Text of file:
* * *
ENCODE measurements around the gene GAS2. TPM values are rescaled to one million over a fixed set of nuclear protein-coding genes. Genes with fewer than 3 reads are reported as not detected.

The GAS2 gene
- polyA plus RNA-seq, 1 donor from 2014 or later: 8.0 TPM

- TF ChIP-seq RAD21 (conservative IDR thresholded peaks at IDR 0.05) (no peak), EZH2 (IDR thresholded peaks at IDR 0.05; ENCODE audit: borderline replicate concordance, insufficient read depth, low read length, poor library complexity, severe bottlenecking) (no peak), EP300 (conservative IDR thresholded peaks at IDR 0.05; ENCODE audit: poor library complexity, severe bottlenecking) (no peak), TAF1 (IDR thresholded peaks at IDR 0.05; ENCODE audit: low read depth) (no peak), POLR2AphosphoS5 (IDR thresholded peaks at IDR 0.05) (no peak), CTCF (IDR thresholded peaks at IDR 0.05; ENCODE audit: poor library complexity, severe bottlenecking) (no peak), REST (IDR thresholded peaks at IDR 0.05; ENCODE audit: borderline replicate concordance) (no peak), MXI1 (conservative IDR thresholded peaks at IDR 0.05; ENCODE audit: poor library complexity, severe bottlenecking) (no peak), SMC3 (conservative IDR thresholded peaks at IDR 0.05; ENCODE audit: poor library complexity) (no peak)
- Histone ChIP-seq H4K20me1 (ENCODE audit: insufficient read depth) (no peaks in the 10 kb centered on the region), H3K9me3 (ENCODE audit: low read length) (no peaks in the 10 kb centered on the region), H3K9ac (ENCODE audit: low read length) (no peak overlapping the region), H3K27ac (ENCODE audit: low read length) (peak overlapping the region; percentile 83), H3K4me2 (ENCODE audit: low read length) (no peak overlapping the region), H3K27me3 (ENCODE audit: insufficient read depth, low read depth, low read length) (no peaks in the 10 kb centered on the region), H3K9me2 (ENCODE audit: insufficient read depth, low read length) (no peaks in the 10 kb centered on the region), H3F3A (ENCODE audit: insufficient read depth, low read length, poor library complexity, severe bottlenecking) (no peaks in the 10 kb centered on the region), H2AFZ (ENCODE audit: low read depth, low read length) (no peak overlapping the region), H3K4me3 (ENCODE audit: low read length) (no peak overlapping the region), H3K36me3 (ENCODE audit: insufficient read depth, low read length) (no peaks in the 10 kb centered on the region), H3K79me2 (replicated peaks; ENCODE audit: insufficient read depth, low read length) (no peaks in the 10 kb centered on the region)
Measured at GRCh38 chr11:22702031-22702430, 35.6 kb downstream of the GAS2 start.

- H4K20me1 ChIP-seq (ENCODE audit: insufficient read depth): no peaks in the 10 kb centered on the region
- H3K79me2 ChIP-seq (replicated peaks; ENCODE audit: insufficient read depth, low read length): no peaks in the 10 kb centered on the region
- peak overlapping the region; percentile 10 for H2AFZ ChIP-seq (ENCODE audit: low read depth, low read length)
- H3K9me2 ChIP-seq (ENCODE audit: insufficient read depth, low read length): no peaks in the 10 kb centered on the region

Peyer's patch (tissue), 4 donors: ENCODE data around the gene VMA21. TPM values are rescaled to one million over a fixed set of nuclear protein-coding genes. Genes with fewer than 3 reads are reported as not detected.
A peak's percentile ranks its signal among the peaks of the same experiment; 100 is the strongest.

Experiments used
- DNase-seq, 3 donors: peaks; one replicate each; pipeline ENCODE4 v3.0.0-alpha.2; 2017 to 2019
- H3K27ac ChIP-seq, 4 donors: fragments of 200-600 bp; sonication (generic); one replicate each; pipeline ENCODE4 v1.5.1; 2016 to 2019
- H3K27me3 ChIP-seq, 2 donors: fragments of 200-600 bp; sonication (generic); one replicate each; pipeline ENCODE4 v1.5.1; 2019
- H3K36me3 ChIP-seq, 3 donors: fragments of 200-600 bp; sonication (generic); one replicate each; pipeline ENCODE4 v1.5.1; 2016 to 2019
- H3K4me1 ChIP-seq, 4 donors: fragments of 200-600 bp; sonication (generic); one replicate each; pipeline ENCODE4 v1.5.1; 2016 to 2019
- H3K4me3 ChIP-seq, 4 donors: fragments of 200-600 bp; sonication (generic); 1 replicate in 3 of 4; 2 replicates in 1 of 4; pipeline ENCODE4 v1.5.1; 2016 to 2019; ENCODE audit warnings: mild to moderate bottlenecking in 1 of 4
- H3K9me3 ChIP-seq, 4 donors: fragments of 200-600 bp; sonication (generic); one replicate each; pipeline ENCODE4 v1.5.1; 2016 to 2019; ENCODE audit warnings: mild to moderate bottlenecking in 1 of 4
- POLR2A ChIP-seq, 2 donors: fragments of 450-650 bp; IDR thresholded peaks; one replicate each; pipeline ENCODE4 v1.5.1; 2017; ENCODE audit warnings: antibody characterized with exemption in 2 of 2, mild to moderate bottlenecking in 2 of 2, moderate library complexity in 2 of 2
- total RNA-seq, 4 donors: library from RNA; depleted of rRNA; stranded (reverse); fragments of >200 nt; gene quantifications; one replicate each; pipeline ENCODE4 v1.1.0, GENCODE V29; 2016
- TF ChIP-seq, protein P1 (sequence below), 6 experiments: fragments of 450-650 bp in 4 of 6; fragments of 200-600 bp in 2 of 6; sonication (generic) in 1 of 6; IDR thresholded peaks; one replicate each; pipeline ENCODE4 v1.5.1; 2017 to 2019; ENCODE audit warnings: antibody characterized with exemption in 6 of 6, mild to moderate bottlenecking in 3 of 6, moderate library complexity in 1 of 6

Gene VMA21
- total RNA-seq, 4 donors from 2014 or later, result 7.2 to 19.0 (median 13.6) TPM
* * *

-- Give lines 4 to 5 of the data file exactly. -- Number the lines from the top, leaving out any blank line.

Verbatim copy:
- TF ChIP-seq RAD21 (conservative IDR thresholded peaks at IDR 0.05) (no peak), EZH2 (IDR thresholded peaks at IDR 0.05; ENCODE audit: borderline replicate concordance, insufficient read depth, low read length, poor library complexity, severe bottlenecking) (no peak), EP300 (conservative IDR thresholded peaks at IDR 0.05; ENCODE audit: poor library complexity, severe bottlenecking) (no peak), TAF1 (IDR thresholded peaks at IDR 0.05; ENCODE audit: low read depth) (no peak), POLR2AphosphoS5 (IDR thresholded peaks at IDR 0.05) (no peak), CTCF (IDR thresholded peaks at IDR 0.05; ENCODE audit: poor library complexity, severe bottlenecking) (no peak), REST (IDR thresholded peaks at IDR 0.05; ENCODE audit: borderline replicate concordance) (no peak), MXI1 (conservative IDR thresholded peaks at IDR 0.05; ENCODE audit: poor library complexity, severe bottlenecking) (no peak), SMC3 (conservative IDR thresholded peaks at IDR 0.05; ENCODE audit: poor library complexity) (no peak)
- Histone ChIP-seq H4K20me1 (ENCODE audit: insufficient read depth) (no peaks in the 10 kb centered on the region), H3K9me3 (ENCODE audit: low read length) (no peaks in the 10 kb centered on the region), H3K9ac (ENCODE audit: low read length) (no peak overlapping the region), H3K27ac (ENCODE audit: low read length) (peak overlapping the region; percentile 83), H3K4me2 (ENCODE audit: low read length) (no peak overlapping the region), H3K27me3 (ENCODE audit: insufficient read depth, low read depth, low read length) (no peaks in the 10 kb centered on the region), H3K9me2 (ENCODE audit: insufficient read depth, low read length) (no peaks in the 10 kb centered on the region), H3F3A (ENCODE audit: insufficient read depth, low read length, poor library complexity, severe bottlenecking) (no peaks in the 10 kb centered on the region), H2AFZ (ENCODE audit: low read depth, low read length) (no peak overlapping the region), H3K4me3 (ENCODE audit: low read length) (no peak overlapping the region), H3K36me3 (ENCODE audit: insufficient read depth, low read length) (no peaks in the 10 kb centered on the region), H3K79me2 (replicated peaks; ENCODE audit: insufficient read depth, low read length) (no peaks in the 10 kb centered on the region)